The Wood Talks – If You’re Listening

My friend and I followed the signs down the driveway to what must have been a former coach house.  As directed by the sign on the door, we carefully opened it so as not to let the cat out.  We went up the stairs gingerly and were greeted at the top by a beautiful whitewashed space, large windows, and a woman that looked the epitome of “artist.”  This was not so surprising as today was Open Studios in Northern Dutchess County.  Basically, artists open up their studios for everyone else to come inside and take a look.

“I’m not sure if I’m supposed to knock or just walk in,” I said.

“I don’t know either,” she responded.  She stood in her kitchen, her jet black wavy hair only mildly under control and seemingly wanting to splay itself out so much more.  She wore bright purple and an artists smock, eyeglasses perched on her nose.  “This is the first time I’m doing this,” she explained.

“How’s it been going?” I asked.

“Well, good so far.  Though I kind of wish I could see the other artists studios myself!”

I laughed.  “Have you been getting a lot of people?”

“A couple hundred so far, but they come like in Noah’s ark – two by two.  Which is good because I had this vision of my studio being overrun with people.”

Her work wasn’t anything I was particularly attracted to initially.  But I was still only standing at the top of her stairs.  As we looked around, she told us her story.  And you know how I love a story.

She takes vintage wooden things – from boxes to tables to those inserts men put in their good shoes to keep their form – and she paints them.  Well, that’s cutting out a few steps.  She sands them down, whitewashes them, and then paints them.  As she’s telling us this, I step through into her dining room and fall in love.  With a table.  I can see that it was vintage as she’s left some of it’s original coloring on the legs.  But after she whitewashed it, she painted two lines of black swirly design down the sides of the table top.  Then she outlined the whitewashed chair seats in black to match.  It was elegant yet simple.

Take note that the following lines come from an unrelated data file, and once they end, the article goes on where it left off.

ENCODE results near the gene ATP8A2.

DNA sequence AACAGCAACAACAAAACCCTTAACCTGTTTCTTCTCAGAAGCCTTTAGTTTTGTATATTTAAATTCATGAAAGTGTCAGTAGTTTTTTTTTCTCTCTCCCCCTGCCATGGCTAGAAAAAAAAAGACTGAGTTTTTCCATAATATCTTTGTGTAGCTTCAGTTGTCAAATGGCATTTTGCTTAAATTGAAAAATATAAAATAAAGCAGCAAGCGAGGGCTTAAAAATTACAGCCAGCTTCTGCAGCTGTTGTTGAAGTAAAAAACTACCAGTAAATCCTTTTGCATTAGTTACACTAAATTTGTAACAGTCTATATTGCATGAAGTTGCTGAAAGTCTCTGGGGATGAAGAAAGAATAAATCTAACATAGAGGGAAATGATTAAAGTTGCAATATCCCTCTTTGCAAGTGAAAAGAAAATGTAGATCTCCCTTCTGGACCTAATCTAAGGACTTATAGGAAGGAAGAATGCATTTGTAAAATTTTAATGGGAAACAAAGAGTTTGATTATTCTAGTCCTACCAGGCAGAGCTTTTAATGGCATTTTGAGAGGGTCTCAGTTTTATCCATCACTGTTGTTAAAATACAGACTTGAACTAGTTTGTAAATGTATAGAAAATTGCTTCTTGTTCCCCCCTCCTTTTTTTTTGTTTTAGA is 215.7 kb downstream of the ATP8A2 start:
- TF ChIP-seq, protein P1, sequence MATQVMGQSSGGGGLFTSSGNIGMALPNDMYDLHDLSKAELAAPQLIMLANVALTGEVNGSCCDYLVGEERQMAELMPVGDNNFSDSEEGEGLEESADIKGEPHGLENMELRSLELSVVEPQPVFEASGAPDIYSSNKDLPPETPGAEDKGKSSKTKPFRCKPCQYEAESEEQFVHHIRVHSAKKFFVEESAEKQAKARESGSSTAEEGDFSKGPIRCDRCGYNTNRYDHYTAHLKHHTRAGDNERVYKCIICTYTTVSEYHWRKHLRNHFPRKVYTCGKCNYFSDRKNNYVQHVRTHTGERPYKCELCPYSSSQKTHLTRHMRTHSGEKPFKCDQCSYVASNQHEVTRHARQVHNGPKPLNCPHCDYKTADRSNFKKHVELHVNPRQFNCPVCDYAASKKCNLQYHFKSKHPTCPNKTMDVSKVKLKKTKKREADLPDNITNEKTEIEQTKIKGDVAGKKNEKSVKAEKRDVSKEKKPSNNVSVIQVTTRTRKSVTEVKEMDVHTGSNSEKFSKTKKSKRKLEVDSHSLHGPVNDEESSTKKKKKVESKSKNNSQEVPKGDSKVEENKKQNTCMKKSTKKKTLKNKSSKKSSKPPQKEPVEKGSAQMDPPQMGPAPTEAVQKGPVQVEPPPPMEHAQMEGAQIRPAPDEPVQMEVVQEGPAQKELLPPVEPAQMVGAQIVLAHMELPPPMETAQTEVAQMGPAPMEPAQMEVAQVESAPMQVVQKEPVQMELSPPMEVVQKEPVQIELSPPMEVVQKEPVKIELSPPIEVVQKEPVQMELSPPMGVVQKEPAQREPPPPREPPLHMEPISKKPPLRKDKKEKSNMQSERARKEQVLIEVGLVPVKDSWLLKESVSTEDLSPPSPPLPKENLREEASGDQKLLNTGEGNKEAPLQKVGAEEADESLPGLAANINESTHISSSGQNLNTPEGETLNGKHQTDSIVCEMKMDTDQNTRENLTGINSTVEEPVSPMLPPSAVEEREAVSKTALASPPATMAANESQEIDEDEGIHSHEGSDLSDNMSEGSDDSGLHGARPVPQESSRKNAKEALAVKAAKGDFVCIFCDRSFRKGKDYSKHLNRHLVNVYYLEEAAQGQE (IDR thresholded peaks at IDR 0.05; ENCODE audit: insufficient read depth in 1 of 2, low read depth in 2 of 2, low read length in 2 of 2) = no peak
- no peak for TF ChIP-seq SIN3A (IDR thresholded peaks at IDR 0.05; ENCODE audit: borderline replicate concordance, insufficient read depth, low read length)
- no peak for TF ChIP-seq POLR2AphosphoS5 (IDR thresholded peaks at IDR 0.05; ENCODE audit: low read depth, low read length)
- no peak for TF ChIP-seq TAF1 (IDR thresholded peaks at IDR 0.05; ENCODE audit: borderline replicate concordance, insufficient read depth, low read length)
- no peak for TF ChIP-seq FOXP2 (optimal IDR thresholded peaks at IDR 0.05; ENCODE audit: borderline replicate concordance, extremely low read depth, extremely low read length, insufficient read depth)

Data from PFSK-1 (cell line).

“You know,” I said, “I don’t have a vision for this kind of stuff.  I would have seen this table – the original one – in an antique store and never would have imagined it could turn into this.”

“Oh,” she said, “I can’t either.”

What?? I thought.  I was shocked.  I thought that’s how the process worked.  Artists can see something and envision what else it could look like.

“When I’m looking for something, I’m just making sure it has good bones,” she explained.  “Then, I take it home, sand it, whitewash it.  And then the wood speaks to me.”

Yes, she said it speaks to her.  And I didn’t for one second doubt that it did.  In fact, I fully believed (and still do) that the wood would speak to me, too,  if ever I tried this particular art form.

She went on. “You know what I mean – it tells you what it wants.  Like that table over there.”  She points to what may have been a makeup table at one point.  It’s now a pale green with tiny white flowers on it.  “I never do flowers,” she said.  “But that table wanted something simple.  It told me it wanted flowers.”

Her words – that she didn’t have a vision when she started out – stopped me.  And made me think.  I always thought I was not destined to do much with art as I thought I needed vision.  I pictured artists having a vision of what they wanted, and then they made it happen.  And now I realize it doesn’t have to work like that.  In fact, isn’t that what I learned when I started writing?  You don’t have to have an idea of what you’re going to write.  You just start, and see what happens.  How many authors have I seen interviewed who have said they had no idea what was going to happen in the book when they started?  They just kept writing and the story unfolded.  Isn’t that what I discovered in my collage class the other day?  And isn’t that how life is?  You don’t know where the day is going to go, let alone your life.  You just start, and see what happens.


And by the way…that artist teaches a class locally.  I’ve never painted anything in my life (unless you count walls, fingernails, and fingerpaint).  So I’m sure you won’t be surprised that I signed up for her class.  Just to try it;)

One Comment Add yours

  1. Glenda Beall says:

    I’m not surprised, Rebecca. You must try it – that’s you.
    So much of life is trying something to see what happens and often such good things come from that effort.
    I really enjoyed this post. Thanks for sharing such a nice day with us.

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